The Northumberland County Council, which is currently working with Openreach(BT) to expand the coverage of “superfast broadband” (24Mbps+) connectivity to 95% of local premises by the end of 2017, has launched a new £2.2m community fund that could benefit a further 2,000 premises.
The new fund aims to complement Openreach’s existing deployment contract by inviting communities, specifically those that aren’t currently planned to benefit from the current iNorthumberland roll-out project, to apply for funding under the new scheme via a designated individual (community representative) or organisation.
The scheme itself will offer up to £2,000 of matched funding per premise for a “superfast broadband” (24Mbps+ FTTC) connection or up to £2,500 for “ultrafast broadband” (100Mbps+ FTTP) – with a maximum contribution available to a single community being capped at £100,000. The general idea is that private / community investment would cover up to 50% of the cost and Openreach will then fill the gap.
As well as the 50:50 funding option, there could be further opportunities for areas to become connected. For example, in instances where Openreach cannot provide a quote under the criteria of the fund, there will be secondary funding within the scheme which could be used to seek alternative network solutions, such as fibre via a different network provider, fixed wireless or 4G mobile.
Cllr Nick Oliver, Northumberland County Council, said:
“I am really pleased that we have been able to agree the funding for this scheme, and to get the ball rolling for a number of communities who are geared up to sign contracts, and get work underway.
We know that there is a high demand amongst households in these more hard to reach areas, and also that a number of businesses are struggling to sustain their current business models due to connectivity issues.
Securing schemes through this funding will help to increase access to services and allow greater adoption of digital services for rural residents. It will also help to grow the economy by both supporting existing businesses and encouraging new ones to become established in Northumberland.”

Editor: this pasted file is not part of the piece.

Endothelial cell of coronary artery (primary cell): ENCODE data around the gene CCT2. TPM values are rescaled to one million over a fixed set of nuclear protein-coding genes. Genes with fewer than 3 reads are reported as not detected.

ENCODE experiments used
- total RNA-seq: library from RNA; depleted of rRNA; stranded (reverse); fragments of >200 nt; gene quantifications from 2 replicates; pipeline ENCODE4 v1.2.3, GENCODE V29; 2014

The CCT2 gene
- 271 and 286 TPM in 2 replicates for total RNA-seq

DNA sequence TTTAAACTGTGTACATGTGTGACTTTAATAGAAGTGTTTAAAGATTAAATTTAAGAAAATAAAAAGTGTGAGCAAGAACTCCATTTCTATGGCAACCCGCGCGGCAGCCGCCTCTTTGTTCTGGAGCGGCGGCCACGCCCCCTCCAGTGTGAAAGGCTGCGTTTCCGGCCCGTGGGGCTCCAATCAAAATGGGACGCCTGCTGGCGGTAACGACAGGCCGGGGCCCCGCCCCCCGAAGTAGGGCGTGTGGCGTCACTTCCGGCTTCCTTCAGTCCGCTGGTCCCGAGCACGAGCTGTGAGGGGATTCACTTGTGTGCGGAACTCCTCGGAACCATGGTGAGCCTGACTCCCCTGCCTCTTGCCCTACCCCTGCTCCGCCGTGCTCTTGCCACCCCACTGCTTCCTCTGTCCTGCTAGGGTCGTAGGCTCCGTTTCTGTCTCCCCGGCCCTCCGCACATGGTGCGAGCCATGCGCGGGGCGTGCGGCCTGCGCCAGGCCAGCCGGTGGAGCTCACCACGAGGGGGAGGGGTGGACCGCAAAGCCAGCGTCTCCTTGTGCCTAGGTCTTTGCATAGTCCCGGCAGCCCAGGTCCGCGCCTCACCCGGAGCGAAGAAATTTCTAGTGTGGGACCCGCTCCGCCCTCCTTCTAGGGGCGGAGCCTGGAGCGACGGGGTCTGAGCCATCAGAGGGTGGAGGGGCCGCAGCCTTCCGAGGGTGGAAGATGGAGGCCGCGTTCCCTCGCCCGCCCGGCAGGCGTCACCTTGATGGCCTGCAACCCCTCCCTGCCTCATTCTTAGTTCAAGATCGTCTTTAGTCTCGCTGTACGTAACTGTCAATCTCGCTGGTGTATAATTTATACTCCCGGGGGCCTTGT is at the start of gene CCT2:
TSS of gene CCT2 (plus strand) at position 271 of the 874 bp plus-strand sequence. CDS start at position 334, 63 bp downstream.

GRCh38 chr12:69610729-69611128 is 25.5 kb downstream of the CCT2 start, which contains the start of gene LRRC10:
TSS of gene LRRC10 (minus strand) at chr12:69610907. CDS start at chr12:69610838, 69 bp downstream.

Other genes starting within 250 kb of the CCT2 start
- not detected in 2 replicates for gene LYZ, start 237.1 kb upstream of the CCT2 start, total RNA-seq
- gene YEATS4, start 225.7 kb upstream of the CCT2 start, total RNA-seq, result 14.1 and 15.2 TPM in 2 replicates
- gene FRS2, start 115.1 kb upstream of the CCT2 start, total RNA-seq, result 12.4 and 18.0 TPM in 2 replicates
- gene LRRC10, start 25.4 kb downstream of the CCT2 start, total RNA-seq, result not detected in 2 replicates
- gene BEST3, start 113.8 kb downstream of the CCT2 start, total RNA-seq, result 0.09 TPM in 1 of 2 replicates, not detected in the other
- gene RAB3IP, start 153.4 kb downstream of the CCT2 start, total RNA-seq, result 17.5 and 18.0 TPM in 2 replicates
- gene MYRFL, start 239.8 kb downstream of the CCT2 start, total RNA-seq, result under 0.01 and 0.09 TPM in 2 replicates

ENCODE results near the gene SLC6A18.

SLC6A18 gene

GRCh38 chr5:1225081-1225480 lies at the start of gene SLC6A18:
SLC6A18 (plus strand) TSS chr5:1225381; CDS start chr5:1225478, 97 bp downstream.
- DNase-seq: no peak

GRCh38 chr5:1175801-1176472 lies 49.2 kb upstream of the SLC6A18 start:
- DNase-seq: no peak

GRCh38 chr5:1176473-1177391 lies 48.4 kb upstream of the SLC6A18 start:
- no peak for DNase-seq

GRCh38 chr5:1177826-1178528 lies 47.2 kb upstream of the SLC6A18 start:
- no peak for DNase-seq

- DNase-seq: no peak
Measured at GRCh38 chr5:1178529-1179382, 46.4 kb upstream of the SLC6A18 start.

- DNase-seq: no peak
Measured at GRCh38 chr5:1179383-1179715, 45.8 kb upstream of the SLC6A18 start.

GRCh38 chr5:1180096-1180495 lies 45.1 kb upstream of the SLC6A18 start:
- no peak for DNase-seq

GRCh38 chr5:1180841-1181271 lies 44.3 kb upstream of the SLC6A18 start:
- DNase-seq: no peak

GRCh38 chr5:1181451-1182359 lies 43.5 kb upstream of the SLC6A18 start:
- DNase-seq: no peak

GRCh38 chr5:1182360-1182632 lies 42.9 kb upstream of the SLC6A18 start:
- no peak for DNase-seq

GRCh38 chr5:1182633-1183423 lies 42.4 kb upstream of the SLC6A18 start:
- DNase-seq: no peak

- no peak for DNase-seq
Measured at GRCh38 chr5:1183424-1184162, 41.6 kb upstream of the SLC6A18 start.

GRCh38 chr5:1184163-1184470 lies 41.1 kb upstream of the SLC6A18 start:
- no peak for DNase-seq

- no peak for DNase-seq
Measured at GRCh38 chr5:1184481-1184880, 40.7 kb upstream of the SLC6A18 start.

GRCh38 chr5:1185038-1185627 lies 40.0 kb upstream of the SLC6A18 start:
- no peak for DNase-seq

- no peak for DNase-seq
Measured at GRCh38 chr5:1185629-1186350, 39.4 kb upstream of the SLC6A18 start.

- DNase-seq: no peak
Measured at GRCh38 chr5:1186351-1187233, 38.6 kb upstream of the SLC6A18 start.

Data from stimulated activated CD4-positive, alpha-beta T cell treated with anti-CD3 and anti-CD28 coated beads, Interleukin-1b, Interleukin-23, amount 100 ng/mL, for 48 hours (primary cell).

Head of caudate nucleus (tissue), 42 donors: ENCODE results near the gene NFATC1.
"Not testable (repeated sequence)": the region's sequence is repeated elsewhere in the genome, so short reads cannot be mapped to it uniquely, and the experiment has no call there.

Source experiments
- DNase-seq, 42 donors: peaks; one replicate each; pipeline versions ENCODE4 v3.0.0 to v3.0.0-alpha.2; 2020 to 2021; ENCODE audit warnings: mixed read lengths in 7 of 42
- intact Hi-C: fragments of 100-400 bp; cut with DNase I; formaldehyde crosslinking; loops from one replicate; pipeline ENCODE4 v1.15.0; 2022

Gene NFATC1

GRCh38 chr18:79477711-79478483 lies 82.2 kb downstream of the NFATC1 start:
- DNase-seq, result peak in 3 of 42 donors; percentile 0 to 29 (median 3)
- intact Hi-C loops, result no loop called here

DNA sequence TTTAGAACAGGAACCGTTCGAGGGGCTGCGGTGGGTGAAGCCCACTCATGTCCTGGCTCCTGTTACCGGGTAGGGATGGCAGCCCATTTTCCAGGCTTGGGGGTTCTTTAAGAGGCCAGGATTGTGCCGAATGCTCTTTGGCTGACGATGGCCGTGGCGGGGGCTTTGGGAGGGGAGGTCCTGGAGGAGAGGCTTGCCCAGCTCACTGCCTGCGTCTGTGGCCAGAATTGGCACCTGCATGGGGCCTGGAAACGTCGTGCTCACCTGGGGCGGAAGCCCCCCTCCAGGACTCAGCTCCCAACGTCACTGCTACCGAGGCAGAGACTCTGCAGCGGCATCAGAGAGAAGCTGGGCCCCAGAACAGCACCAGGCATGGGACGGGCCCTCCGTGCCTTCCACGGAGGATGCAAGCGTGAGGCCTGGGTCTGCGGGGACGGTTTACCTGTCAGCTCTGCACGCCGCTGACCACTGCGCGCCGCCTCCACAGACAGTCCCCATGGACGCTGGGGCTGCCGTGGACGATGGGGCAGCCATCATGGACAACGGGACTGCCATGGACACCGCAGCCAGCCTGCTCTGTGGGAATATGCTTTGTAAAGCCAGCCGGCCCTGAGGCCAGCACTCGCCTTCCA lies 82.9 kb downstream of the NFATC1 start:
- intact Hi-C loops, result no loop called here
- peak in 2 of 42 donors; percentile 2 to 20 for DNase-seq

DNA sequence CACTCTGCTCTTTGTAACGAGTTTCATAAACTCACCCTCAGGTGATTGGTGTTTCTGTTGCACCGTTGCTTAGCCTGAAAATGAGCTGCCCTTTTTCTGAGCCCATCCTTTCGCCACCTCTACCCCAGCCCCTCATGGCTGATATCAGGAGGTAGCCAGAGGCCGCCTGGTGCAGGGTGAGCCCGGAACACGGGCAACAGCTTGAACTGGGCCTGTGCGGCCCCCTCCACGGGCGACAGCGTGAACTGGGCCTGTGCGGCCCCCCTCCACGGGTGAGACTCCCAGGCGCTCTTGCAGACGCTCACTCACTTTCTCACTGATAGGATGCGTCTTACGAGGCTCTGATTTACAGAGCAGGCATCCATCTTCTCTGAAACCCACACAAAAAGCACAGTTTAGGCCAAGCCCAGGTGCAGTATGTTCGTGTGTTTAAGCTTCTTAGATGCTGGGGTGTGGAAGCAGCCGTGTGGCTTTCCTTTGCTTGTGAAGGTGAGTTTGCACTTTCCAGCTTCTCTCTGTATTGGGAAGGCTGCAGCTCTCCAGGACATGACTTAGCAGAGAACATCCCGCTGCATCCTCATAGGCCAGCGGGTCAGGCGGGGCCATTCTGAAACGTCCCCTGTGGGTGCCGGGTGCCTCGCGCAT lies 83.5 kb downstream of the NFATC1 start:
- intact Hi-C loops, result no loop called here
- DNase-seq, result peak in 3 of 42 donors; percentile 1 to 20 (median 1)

Apparently a number of remote communities are already close to signing the first contracts under this scheme, including Nunnykirk, Stanton near Netherwitton, Bolam, Pauperhaugh and Styford. We note that part of Nunnykirk also looks set to benefit via another community effort to deploy a new fixed wireless broadband service.
Steve Haines, Openreach’s MD of NGA Broadband, said:
“It is great to be able to work with Northumberland County Council and communities from across the County to find a fibre broadband solution.
Openreach is committed to making fibre broadband as widely available as possible for households and businesses. The technology really does have the ability to transform the way people interact online.”
A number of local authorities have already launched similar co-funded community schemes alongside Openreach and the funding for this one appears to have been “made available due to efficiencies in the first phase of the iNorthumberland programme” (no details were given). However we did also spot some potentially bad news in the council’s press release.
At present the front page of iNorthumberland’s website states that it aims to “bring superfast broadband to 95% of the county by the end of 2017” and we know that they’re currently hovering around the 92% mark. Sadly today’s press release states that they only expect to hit 93% by the end of 2017, although “it is envisaged that through this new community fund it could [eventually] reach close to 98%” (no firm date is given for this expectation).
In fairness Northumberland has a lot of difficult rural communities to tackle in that final 8% and so we’re not surprised that it might take a little longer than expected to reach the current target of 95%.